Gender pay gap: 4x more men in high paid positions than women

Gender Pay Gap
The Gender Pay Gap continues to affect working women in the UK.

New data has revealed a huge disparity between men and women in Britain’s highest-paid positions.

Focusing on posts with a six-figure income, the government data showed four times more men than women earning £100,000 or more in 2015-16.

According to the new HMRC data, 681,000 earned over £100,000 in 2015-16, compared to 179,000 women.

This new data has emerged as companies have no choice but to publish their payrolls by gender in April.

“These stark figures show how far our country still has to go on closing our gender pay gap. It represents not only a loss of career earnings for women, it also represents a loss of talent for employers,” said Justine Greening, a Tory cabinet minister. 

“What counts now is companies taking action to close this gap. That means making flexible working laws actually work on the ground, enabling women to get on with their careers after, as well as before, starting a family, and it means more girls aiming for the high-paying careers in areas like engineering that have been male-dominated.”

All companies with over 250 employees have been forced to publish data. Among the worst performing are Virgin Money (LON: VM) and Octopus Capital, which have pay gaps of 32.5 percent and 38.1 percent respectively.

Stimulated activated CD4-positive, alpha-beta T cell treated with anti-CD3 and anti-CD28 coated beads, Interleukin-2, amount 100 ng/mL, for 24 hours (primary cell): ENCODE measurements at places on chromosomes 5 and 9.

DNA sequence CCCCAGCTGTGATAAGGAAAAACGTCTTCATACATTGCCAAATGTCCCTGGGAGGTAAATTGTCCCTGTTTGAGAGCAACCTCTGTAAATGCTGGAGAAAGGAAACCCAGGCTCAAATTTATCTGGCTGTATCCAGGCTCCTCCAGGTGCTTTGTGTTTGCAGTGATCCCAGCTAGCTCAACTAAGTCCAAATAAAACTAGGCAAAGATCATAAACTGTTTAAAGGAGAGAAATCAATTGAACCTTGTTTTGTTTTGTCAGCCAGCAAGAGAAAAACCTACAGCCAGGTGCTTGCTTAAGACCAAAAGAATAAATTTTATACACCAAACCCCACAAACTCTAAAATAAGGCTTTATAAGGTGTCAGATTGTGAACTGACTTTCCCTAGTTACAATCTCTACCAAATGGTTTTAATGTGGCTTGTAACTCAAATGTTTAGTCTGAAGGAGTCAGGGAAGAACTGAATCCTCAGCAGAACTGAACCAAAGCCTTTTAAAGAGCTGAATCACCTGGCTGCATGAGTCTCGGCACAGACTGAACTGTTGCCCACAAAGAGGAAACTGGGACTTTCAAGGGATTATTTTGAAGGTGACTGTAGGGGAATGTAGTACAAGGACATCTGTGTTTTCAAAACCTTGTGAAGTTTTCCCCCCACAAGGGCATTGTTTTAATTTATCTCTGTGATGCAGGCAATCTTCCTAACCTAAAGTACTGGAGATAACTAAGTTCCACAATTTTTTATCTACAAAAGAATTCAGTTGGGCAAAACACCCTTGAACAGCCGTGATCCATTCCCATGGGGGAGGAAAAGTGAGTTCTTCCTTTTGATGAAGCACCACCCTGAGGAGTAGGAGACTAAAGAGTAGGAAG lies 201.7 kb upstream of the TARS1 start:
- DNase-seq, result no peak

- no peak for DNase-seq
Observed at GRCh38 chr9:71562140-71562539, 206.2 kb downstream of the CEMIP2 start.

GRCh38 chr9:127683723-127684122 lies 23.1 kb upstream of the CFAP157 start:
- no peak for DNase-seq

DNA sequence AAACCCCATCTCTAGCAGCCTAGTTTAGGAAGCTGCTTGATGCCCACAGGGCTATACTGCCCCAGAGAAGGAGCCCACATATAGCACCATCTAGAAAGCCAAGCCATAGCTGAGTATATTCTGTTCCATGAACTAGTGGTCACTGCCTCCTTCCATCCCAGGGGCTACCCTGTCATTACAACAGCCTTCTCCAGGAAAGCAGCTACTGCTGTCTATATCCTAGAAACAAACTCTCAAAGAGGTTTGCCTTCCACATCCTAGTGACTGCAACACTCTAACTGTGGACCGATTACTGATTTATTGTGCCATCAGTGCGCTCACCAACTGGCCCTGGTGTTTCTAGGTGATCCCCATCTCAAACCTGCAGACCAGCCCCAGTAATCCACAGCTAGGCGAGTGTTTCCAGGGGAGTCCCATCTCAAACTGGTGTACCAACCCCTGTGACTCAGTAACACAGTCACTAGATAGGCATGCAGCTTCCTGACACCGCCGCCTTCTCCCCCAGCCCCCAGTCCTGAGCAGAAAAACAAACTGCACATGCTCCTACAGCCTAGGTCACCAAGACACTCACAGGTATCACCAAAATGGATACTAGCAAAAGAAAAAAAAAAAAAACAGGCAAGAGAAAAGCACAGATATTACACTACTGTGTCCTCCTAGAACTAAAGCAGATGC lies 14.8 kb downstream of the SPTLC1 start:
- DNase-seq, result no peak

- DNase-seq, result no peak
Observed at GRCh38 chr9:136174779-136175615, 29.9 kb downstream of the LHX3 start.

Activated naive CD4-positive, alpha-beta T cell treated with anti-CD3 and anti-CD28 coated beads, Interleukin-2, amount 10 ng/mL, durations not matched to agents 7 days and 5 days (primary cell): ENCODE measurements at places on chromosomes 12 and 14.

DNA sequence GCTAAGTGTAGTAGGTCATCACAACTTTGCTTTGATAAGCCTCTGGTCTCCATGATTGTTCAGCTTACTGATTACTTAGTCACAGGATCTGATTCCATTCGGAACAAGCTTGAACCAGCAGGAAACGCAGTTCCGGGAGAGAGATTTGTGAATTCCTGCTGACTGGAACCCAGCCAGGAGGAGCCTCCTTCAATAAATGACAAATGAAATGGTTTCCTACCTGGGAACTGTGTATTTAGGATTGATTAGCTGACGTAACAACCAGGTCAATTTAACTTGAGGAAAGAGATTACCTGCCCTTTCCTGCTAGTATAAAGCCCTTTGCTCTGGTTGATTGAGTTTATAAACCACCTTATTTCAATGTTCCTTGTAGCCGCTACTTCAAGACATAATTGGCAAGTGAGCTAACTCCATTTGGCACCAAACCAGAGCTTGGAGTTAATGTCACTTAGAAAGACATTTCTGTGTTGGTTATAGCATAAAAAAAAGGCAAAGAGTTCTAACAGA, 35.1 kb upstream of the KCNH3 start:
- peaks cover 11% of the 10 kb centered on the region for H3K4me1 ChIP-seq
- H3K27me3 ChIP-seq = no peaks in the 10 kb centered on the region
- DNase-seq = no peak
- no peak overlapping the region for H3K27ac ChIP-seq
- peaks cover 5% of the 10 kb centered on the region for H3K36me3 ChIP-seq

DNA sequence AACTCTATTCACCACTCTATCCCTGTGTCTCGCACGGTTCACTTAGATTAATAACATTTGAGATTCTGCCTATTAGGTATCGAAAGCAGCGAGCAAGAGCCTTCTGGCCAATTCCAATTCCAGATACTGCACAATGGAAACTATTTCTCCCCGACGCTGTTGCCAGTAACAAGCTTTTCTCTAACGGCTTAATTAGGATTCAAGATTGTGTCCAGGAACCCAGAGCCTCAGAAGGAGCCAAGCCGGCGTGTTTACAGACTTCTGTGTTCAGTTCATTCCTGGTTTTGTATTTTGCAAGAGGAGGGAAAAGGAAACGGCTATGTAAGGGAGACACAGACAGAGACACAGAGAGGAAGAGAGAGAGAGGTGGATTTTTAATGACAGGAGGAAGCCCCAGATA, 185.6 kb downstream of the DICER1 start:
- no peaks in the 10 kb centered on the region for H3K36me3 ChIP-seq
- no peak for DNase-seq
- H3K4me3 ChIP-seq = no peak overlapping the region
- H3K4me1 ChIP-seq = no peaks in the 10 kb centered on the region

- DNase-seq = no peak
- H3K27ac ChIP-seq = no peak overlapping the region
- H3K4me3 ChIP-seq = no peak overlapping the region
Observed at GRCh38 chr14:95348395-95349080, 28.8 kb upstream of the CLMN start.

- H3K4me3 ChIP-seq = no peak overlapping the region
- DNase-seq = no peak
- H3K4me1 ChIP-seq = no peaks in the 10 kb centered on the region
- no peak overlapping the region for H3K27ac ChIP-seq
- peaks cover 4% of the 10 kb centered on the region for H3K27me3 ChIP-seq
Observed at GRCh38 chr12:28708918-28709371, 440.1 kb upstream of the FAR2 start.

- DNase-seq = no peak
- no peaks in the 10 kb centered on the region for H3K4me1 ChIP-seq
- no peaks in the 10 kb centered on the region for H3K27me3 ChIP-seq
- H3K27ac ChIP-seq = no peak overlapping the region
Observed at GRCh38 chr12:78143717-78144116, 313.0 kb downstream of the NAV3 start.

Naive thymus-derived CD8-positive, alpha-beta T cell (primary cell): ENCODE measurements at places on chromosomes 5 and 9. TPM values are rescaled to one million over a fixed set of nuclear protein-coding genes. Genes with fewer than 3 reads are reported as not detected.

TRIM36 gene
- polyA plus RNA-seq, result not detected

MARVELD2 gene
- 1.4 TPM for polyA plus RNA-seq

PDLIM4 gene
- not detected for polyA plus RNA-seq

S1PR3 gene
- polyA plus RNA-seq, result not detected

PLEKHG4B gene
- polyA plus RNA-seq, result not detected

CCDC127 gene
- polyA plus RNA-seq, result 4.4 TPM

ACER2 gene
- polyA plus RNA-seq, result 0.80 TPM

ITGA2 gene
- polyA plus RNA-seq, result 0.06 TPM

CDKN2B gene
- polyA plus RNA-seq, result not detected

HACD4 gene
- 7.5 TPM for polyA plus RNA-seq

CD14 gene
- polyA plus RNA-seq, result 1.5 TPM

Employers with low or no gender pay gaps include the armed forces, the BBC reported.

The same data also highlighted the large gender gap in average earnings.

Sophie Walker, the leader of the Women’s Equality party, said: “These figures show inequality runs through every level of the economy. It is scandalous that women still make up barely a fifth of top earners, and this discrepancy is not confined to those in well-paid jobs.

“Gender inequality is a feature, not a coincidence or side-effect, of our economic, political and social system. The foundation of that model is the unpaid childcare and social care work that is predominately done by women – and which is not recognised in official economic data or factored into political calculations. That has obvious knock-on effects on women’s earnings and their chances of climbing to the top of the career ladder.”